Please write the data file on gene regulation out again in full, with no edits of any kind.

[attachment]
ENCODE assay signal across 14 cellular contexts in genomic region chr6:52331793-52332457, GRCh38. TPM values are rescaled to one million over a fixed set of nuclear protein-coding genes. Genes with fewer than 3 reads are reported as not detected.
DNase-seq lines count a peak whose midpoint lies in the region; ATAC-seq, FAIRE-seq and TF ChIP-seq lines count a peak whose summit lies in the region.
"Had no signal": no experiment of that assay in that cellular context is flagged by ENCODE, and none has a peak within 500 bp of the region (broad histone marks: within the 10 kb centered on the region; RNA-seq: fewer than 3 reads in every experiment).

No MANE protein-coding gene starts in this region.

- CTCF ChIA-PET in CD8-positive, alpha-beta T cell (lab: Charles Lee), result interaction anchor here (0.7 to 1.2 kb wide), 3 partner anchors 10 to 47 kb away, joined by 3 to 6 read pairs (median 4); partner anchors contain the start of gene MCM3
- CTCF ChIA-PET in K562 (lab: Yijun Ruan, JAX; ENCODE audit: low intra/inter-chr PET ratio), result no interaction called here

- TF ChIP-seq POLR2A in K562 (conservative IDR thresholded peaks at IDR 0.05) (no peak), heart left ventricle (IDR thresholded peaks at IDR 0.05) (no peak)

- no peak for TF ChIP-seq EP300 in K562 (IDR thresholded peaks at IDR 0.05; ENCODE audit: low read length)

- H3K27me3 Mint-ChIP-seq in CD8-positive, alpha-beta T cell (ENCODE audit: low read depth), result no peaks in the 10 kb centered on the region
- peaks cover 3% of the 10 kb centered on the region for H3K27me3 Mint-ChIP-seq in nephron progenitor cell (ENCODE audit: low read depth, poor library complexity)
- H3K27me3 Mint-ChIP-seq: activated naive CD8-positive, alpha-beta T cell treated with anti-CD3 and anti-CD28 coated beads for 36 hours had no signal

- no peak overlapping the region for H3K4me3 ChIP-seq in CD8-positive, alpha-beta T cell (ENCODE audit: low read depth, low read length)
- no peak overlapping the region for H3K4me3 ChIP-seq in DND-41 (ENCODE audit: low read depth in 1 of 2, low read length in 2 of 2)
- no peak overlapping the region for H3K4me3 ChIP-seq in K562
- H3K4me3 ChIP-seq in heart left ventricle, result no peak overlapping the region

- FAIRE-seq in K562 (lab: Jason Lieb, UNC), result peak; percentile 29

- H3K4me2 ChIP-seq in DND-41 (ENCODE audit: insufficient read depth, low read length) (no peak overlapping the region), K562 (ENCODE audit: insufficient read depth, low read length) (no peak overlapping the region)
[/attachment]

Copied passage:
ENCODE assay signal across 14 cellular contexts in genomic region chr6:52331793-52332457, GRCh38. TPM values are rescaled to one million over a fixed set of nuclear protein-coding genes. Genes with fewer than 3 reads are reported as not detected.
DNase-seq lines count a peak whose midpoint lies in the region; ATAC-seq, FAIRE-seq and TF ChIP-seq lines count a peak whose summit lies in the region.
"Had no signal": no experiment of that assay in that cellular context is flagged by ENCODE, and none has a peak within 500 bp of the region (broad histone marks: within the 10 kb centered on the region; RNA-seq: fewer than 3 reads in every experiment).

No MANE protein-coding gene starts in this region.

- CTCF ChIA-PET in CD8-positive, alpha-beta T cell (lab: Charles Lee), result interaction anchor here (0.7 to 1.2 kb wide), 3 partner anchors 10 to 47 kb away, joined by 3 to 6 read pairs (median 4); partner anchors contain the start of gene MCM3
- CTCF ChIA-PET in K562 (lab: Yijun Ruan, JAX; ENCODE audit: low intra/inter-chr PET ratio), result no interaction called here

- TF ChIP-seq POLR2A in K562 (conservative IDR thresholded peaks at IDR 0.05) (no peak), heart left ventricle (IDR thresholded peaks at IDR 0.05) (no peak)

- no peak for TF ChIP-seq EP300 in K562 (IDR thresholded peaks at IDR 0.05; ENCODE audit: low read length)

- H3K27me3 Mint-ChIP-seq in CD8-positive, alpha-beta T cell (ENCODE audit: low read depth), result no peaks in the 10 kb centered on the region
- peaks cover 3% of the 10 kb centered on the region for H3K27me3 Mint-ChIP-seq in nephron progenitor cell (ENCODE audit: low read depth, poor library complexity)
- H3K27me3 Mint-ChIP-seq: activated naive CD8-positive, alpha-beta T cell treated with anti-CD3 and anti-CD28 coated beads for 36 hours had no signal

- no peak overlapping the region for H3K4me3 ChIP-seq in CD8-positive, alpha-beta T cell (ENCODE audit: low read depth, low read length)
- no peak overlapping the region for H3K4me3 ChIP-seq in DND-41 (ENCODE audit: low read depth in 1 of 2, low read length in 2 of 2)
- no peak overlapping the region for H3K4me3 ChIP-seq in K562
- H3K4me3 ChIP-seq in heart left ventricle, result no peak overlapping the region

- FAIRE-seq in K562 (lab: Jason Lieb, UNC), result peak; percentile 29

- H3K4me2 ChIP-seq in DND-41 (ENCODE audit: insufficient read depth, low read length) (no peak overlapping the region), K562 (ENCODE audit: insufficient read depth, low read length) (no peak overlapping the region)